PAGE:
I work in a number of theorist s laboratories, the Ising model being but one example
I think about how to solve theories numerically, even though computers of the 1960 s are grotesquely inadequate for this task
I try to master as many approximation methods as I can find
I have been fascinated by techniques for approximation since my years as an undergraduate
I struggle to come up with something useful from my research
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&III. 1958 1971: A Thesis Project and its Aftermath (4)
A laboratory experiment:
The field theory underlying the Low equation, namely a free meson field coupled to a fixed source at single point (representing a proton) becomes a theme of my research.
The Interaction: g j(0) t
Since the theory, at high energies, has no practical interest, I am free to butcher it as I please, and do so
The momentum slice model
A free meson field phi coupled to a fixed source through its value at one point: j(0)
In momentum slices, k is restricted to separated ranges, eg, for mass m of order 1:
1<|k|<2; 1000<|k|<2000; 1000000<|k|<2000000, etc.
In Feynman diagrams, this replaces integrations over ALL three-dimensional k space by integrations limited to k vectors within momentum slices.
Different momentum slices have different energy scales 1<E<2; 1000 <E < 2000, 1000000<E < 2000000;
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III. 1958 1971: A Thesis Project and its Aftermath (5)
Solving momentum slice models is accomplished by treating low energy slices as perturbations on the highest energy slice
leads to a renormalization group process starting at the cutoff and working down, slice by slice
See, e.g, K. G. Wilson, Phys. Rev. 140, B445 (1965)
Momentum slice models lead to effective Hamiltonians with
an infinite number of couplings
I write a long and impenetrable article showing that the infinity of couplings does not cause a problem in the model.
K. G. Wilson, Phys. Rev. D2, 1438 (1970)
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III. 1958 1971: A Thesis Project and its Aftermath (6)
Two Payoffs!
First payoff: a one-dimensional integral equation for critical phenomena- a very rough approximation
The integral equation turns out to be soluble by an expansion about four dimensions, (the e expansion) easily applied to three dimensions!
The expansion can be computed by field theory perturbative methods not requiring any further approximations!
For critical phenomena, the momentum slice approach resulted in the discovery of a new perturbative expansion that could be used even without the momentum slices
Second Payoff (1971-1975): The Kondo problem: a problem in condensed matter physics, in which an electron field is coupled to a fixed source (representing an impurity).
It is soluble to considerable accuracy with momentum slices that are adjacent: 1 < k < 2; 2 < k <4; etc.
I use the CDC 7600 at Berkeley for the serious computation
But my reason for undertaking it is partly to enjoy using my newly purchased HP pocket calculator
The Kondo solution was not a discovery waiting to happen;
However, later an exact analytic solution appeared!
See A. C. Hewson, The Kondo Problem to Heavy Fermions, Cambridge University Press, 1997.
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III. 1958 1971: A Thesis Project and its Aftermath (7)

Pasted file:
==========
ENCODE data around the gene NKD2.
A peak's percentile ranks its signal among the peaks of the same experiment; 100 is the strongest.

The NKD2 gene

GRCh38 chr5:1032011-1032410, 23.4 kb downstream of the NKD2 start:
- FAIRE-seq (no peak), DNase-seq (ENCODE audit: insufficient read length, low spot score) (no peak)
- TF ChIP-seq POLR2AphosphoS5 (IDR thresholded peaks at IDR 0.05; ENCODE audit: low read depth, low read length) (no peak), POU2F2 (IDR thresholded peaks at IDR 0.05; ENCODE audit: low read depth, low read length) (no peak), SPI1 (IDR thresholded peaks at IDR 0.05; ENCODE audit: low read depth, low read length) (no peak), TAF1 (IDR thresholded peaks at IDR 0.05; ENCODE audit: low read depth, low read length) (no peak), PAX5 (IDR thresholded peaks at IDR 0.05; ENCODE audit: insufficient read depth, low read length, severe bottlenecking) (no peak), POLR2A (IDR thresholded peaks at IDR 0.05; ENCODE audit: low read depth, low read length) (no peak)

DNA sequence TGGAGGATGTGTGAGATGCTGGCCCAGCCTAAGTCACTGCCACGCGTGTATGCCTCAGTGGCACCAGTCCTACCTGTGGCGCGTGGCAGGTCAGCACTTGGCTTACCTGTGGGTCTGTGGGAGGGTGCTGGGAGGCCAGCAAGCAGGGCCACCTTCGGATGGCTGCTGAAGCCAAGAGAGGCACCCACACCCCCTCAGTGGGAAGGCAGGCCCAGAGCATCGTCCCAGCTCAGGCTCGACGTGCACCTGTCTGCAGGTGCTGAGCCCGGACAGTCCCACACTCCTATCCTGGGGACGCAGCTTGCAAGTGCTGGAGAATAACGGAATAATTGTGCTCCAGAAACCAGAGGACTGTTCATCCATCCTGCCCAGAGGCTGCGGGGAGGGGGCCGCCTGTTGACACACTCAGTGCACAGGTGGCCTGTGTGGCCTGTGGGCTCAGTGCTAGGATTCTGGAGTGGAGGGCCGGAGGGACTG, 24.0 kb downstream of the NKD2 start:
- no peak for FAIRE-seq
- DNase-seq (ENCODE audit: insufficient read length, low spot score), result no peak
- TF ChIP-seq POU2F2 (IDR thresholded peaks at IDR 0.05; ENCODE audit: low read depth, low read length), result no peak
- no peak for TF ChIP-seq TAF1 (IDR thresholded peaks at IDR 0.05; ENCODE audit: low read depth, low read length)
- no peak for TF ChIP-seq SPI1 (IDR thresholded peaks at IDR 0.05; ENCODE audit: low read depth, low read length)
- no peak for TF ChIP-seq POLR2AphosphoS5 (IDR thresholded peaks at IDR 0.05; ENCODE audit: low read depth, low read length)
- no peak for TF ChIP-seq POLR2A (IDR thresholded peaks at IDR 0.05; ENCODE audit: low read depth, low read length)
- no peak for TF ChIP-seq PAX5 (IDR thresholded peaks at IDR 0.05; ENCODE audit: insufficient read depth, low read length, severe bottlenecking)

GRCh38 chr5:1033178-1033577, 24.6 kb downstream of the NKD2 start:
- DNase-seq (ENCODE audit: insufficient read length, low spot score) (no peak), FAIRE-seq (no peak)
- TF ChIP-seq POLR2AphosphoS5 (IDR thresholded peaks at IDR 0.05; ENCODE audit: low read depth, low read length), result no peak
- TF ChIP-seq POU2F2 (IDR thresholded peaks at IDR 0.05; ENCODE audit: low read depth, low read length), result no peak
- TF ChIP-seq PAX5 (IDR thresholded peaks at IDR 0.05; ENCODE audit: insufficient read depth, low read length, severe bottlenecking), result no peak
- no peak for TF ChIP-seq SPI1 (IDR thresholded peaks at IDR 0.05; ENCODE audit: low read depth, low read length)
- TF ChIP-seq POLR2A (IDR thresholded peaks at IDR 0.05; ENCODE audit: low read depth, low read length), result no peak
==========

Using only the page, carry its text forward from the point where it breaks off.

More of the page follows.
A Blunder: A discussion of possible high-energy behaviors for the renormalization group in strong interactions, proposing every conceivable alternative except for asymptotic freedom
I did not know of any theories exhibiting asymptotic freedom, and was focused more on possible non-perturbative behaviors.
Renormalization Group and Strong Interactions, K. G. Wilson, Phys. Rev. D3, 1818 (1971).
I also ruled out low mass scalar fields, claiming that a low mass was highly unnatural, an argument that may also prove to be a blunder, if dark energy is associated with such a field.
A Bizarre Episode
A call from the blue: a reader of my impenetrable paper on the renormalization group with momentum slices and an infinite number of couplings
We agree to meet on a Saturday morning at Newman Lab.
The person in question is not a physicist; but he explains to me his view of the world:
The world we experience is actually only a computer simulation being run in a higher-level world.
The phenomena of quantum mechanics are caused by BUGS in the simulation code.
The higher-level world is again a computer simulation being run at an even higher level, and this continues for many levels hence his interest in the repeated iterations of my renormalization group paper.
Eventually one encounters a master intelligence: a supreme being at the highest level.
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IV. 2004 New Research Questions for Lattice Gauge Theory
Are there colored partners for the gluon--with integer spin, not predictable by current models?
no model predicted the muon, and quarks have partners too: why not partners for gluons?
Is there a Renormalization Group Infrared Limit Cycle in the theoretical domain spanned by QCD?
namely for quark masses tuned to produce both a deuteron and a di-neutron precisely at threshold?
See the seminal article by Eric Braaten and Hans Hammer: PRL 91, 102002 (2003)
For a simple example of a renormalization group limit cycle: See S. Glazek and K. Wilson, PRL 89, 230401 (2002)
See these references to learn what is meant by a renormalization group limit cycle.
Are there novel expansions still awaiting discovery for solving lattice gauge theory or continuum QCD?
Perhaps a variant of weak coupling expansions (exemplified by the e expansion for critical phenomena)?
Perhaps a variant on strong coupling expansions,
Perhaps discoverable by seeking out new ways to butcher quantum field theory (exemplified by the momentum slice approach)?
Or from study of renormalized light front QCD?
See e.g., Wilson et al., Phys. Rev. D49, 6720 (1994) and more recent publications by Stan Glazek